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Sat, 22 Dec 2007 09:24:12 -0500
Thunderbird 126.96.36.199 (Windows/20071031)
It is unsettling to observe the number of lawyers who do not understand
the difference between a contractual covenant and a restriction on the
“scope of permitted use” when analyzing a copyright license. Here’s an
“However, in this case, the court found that the condition to include a
proper notice was not a restriction on the scope of the license and,
thus, Katzen was not liable for copyright infringement. The court then
denied the injunction. The court did not provide an analysis of why it
reached this conclusion. I believe that this decision is simply wrong.
The use of the term "condition" in the Artistic License should mean that
the terms imposed are restrictions on the scope of the license.”
In order for any language in a copyright license to constitute a “scope
of use” restriction, the language must place an authorization
restriction on one or more of the exclusive rights:
“In light of their facts, those cases thus stand for the entirely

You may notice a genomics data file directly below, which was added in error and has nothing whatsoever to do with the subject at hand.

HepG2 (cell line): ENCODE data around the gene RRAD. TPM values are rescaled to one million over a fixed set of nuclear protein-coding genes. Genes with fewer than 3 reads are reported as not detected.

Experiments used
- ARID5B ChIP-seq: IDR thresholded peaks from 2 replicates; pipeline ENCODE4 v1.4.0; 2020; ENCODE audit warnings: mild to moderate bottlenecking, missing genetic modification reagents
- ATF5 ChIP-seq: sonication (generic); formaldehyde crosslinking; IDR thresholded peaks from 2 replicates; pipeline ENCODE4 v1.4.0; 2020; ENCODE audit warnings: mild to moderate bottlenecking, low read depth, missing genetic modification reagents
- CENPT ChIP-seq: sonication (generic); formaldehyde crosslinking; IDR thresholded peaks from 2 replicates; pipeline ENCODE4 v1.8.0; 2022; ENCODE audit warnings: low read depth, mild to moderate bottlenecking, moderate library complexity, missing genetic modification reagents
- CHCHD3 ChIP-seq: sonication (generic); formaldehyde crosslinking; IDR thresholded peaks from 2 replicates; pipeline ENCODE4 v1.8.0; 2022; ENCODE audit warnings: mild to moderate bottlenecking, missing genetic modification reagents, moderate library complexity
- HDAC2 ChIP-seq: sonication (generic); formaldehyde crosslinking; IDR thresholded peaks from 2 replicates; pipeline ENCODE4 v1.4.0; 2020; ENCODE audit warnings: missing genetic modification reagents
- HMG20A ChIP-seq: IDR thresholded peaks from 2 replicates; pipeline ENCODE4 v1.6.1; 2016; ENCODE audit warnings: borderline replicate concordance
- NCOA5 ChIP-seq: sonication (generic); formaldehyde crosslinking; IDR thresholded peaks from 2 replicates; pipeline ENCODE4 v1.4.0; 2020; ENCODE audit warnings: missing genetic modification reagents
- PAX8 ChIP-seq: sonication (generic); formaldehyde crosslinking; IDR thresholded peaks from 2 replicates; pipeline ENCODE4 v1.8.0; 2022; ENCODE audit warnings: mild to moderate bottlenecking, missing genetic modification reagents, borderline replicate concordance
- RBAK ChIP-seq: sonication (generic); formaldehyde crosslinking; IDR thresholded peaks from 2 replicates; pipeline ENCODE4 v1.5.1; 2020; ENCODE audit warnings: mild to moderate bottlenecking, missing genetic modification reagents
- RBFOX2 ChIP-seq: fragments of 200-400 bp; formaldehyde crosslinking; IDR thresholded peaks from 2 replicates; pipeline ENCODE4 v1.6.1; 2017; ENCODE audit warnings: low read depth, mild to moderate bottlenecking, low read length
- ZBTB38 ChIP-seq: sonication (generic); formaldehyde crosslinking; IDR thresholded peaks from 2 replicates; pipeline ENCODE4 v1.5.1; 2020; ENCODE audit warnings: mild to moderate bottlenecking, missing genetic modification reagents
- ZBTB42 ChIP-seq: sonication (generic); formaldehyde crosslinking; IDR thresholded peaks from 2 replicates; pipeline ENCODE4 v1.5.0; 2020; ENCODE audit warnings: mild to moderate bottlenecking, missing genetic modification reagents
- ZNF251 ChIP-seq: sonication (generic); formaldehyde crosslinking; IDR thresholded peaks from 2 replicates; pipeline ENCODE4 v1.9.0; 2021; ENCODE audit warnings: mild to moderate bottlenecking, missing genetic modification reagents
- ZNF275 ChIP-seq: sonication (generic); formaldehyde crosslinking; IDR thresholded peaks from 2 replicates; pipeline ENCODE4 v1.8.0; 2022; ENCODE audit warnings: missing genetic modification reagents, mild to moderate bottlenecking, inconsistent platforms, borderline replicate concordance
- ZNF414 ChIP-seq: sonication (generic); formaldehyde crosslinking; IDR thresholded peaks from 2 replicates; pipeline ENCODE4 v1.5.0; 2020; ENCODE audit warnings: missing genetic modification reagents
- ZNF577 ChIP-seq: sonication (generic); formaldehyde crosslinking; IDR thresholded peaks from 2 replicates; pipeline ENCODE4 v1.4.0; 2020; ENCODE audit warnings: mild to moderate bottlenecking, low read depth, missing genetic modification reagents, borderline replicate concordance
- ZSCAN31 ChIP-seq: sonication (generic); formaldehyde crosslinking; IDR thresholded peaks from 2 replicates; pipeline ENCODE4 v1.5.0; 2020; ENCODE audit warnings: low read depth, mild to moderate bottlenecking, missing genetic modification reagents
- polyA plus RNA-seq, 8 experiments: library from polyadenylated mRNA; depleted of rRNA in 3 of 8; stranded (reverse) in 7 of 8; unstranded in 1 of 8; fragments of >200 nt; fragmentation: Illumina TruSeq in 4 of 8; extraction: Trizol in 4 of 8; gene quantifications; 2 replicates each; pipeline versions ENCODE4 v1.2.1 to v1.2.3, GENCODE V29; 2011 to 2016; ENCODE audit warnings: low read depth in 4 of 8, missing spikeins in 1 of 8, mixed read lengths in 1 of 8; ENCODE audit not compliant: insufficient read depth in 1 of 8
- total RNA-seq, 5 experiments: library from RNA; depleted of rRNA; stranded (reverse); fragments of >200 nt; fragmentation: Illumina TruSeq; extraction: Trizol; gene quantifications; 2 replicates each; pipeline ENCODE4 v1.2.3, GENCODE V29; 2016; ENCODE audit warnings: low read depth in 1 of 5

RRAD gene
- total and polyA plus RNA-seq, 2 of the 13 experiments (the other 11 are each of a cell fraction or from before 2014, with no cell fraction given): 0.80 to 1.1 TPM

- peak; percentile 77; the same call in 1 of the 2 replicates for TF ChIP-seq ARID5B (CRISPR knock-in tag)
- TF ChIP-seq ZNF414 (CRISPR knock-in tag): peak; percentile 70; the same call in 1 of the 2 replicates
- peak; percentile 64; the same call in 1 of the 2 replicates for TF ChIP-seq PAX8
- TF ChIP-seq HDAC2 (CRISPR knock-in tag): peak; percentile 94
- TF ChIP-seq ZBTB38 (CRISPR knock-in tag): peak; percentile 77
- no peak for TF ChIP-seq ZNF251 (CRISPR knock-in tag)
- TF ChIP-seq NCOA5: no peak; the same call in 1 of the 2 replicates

unremarkable principle that “uses” that violate a license agreement
constitute copyright infringement only when those uses would infringe in
the absence of any license agreement at all.”; Storage Technology Corp.
v. Custom Hardware Eng’g & Consulting, Inc., 421 F.3d 1307 (Fed. Cir. 2005).
Where in 17 USC sec. 106 is it mentioned that there exits an exclusive
right to require a copyright notice be included while distributing a
work? Likewise, where in 17 USC sec. 106 is it stated that an
exclusive right exists to compel publication of source code?.
-- "Standing involves two distinct inquiries. First, an Article III
federal court must ask whether a plaintiff has suffered sufficient
injury to satisfy the "case or controversy" requirement of Article III.
. . Second, if a plaintiff has suffered sufficient injury to satisfy
Article III, a federal court must ask whether a statute has conferred
"standing" on that plaintiff."; Cetacean Community v. Bush, 386 F.3d
1169 (9th Cir. 2004) --
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